Vince Gill, Turn Me Loose

Vince Gill
Turn Me Loose


While most people consider Vince Gill to be one of the superstars of the ‘90s, they may often forget that it was an arduous climb to the top before his final explosion that didn’t materialize until 1989’s “When I Call Your Name.” After a stint that ended in 1981 with the country rock band, Pure Prairie League, he released his first country album, on the RCA label, in 1983 called Turn Me Loose. With only a couple of the eight songs barely cracking the top 40, this album was most definitely not a commercial success.

Out of the eight songs featured on the album, five were written solely by Vince while the others feature up and coming writers such as Delbert McClinton, Emory Gordy and Mark D. Sanders. The Delbert McClinton tune, “Victim of Life’s Circumstances”, is the only song to which Vince did not contribute.

The album begins with the title track, which is a romper with a seventies rock flare. Other songs in that vein include “Victim of Life’s Circumstances” and “Don’t Say That You Love Me.” While one can still distinguish that it’s Vince who is singing, his vocals have not yet developed the complete depth or richness that we will eventually hear from him. This is not to say, however, that we are not given a healthy glimpse of what is to come, particularly from the album’s ballads.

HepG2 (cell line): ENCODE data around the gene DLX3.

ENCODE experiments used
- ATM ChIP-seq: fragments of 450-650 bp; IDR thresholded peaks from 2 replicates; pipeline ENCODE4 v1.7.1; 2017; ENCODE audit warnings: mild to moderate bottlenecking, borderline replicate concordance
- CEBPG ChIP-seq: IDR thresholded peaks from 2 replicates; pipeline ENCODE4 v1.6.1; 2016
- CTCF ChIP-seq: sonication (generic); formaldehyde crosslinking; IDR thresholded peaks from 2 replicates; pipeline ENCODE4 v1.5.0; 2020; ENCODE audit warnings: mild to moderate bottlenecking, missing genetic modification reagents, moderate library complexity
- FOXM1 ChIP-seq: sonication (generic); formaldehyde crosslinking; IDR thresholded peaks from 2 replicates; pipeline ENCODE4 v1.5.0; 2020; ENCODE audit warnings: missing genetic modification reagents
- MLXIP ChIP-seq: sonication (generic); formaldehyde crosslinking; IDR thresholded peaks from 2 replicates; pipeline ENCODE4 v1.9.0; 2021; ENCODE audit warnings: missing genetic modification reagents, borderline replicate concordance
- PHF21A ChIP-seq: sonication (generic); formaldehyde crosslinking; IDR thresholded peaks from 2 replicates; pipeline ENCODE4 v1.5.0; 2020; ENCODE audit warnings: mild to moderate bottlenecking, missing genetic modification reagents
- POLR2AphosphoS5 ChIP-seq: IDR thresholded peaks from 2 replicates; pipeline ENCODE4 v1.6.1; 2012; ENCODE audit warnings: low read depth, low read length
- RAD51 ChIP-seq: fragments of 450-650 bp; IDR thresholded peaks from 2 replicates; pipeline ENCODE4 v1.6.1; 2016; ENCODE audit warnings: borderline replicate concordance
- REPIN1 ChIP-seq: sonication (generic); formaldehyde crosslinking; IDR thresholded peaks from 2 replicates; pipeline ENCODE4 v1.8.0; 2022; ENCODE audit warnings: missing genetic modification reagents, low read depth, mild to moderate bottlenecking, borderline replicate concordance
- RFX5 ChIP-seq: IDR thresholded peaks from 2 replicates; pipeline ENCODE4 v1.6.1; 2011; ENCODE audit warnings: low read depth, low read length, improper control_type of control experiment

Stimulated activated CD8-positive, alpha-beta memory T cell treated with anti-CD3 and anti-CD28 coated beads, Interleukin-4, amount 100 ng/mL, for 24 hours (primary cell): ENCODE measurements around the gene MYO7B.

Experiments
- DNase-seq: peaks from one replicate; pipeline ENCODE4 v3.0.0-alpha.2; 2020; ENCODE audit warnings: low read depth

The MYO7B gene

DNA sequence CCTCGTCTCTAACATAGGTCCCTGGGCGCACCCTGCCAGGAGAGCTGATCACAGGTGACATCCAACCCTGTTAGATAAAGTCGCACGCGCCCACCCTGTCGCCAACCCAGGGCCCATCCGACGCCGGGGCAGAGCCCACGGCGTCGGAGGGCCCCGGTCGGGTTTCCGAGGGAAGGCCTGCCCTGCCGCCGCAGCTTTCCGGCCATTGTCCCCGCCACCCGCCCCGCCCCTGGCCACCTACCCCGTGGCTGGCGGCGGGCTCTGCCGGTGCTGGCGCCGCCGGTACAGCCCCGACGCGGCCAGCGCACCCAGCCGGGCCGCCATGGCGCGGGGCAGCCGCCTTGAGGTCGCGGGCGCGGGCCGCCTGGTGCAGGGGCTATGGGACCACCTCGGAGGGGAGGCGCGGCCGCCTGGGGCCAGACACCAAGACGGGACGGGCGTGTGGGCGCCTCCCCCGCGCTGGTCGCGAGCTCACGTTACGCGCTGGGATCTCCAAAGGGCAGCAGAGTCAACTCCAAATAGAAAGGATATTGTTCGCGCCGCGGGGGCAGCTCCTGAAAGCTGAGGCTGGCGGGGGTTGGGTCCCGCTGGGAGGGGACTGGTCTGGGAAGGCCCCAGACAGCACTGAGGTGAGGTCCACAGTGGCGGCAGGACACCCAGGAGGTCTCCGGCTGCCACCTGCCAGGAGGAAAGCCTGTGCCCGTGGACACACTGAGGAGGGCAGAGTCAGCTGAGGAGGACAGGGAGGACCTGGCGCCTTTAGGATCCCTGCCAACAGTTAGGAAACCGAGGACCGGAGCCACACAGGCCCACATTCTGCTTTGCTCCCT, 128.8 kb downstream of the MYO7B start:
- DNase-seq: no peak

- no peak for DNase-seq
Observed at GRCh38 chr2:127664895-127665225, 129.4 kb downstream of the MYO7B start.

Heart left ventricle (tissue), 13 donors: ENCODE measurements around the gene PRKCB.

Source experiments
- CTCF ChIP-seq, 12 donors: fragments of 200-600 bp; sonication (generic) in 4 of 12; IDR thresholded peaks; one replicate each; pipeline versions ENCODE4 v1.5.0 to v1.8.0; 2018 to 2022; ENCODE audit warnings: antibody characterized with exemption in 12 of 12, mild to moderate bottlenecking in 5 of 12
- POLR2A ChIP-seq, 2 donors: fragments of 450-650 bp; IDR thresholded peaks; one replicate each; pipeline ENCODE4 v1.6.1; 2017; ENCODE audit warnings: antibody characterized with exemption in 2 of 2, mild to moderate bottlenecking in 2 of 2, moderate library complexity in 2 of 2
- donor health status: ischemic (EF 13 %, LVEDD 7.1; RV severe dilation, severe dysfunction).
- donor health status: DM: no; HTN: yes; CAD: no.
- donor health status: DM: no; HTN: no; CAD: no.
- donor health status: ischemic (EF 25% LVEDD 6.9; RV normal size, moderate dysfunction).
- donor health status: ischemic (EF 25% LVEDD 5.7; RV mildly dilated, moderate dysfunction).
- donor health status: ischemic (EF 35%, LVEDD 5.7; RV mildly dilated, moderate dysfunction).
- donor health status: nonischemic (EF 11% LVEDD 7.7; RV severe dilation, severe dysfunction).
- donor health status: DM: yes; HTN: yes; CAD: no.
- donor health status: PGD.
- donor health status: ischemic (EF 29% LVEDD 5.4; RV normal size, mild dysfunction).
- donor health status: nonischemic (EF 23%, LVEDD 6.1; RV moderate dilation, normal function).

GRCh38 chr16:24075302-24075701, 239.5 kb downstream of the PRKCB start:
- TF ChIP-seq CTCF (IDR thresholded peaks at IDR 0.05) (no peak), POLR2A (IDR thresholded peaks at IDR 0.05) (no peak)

“Oh Carolina” is a somber song from the perspective of a man who had hoped that the state could keep his love there with him. He asks, “I used to see her in your eyes/Oh Carolina, how could you let her go.” With prominent harmony vocals from Emmylou Harris, the mood of heartbreak is aptly captured here.

While “Carolina” may be one of the best songs on the album, the other ballads are worth hearing as well, especially “’Til The Best Comes Along.” It’s a straight country waltz where Vince admits that he “may not be the best looking guy in the world.” He self deprecatingly assures, “I won’t be depressed if I ain’t the best” and asks, “But will I do ‘til the best comes along?” Finally, the album closes with another solid country ballad, “Livin’ The Way I Do.” Throughout the song, we hear Vince hitting a low note that is not typical for him to include in his vocal performances, but rather satisfying all the same.

Although Vince Gill’s now 25-years-old album is not among his most memorable or successful, it serves as a good introduction to Vince Gill’s discography. While he’s still finding his voice and the production is a bit dated here, it is an album worth exploring. Not only does it demonstrate the beginning of Vince’s future writing prowess, it reveals the voice of a man who holds the promise of someone who will eventually become one of country music’s most respected artists.


  1. Vince Gill was a capable artist from the beginning. Although I have not heard the complete album, the number of songs I have heard are worthy of any artist’s catalog.

  2. As you indicated, this was a harbinger of things to come. I would like to hear Vince try a few of these songs again with either updated production or (better yet) early fifties instrumentation

  3. I’m with you there, Paul! There are some gems from his RCA days, but they would greatly benefit frombetter production.

2 Trackbacks / Pingbacks

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  2. Self-Indulgent Discussion: Second Edition « Country Universe

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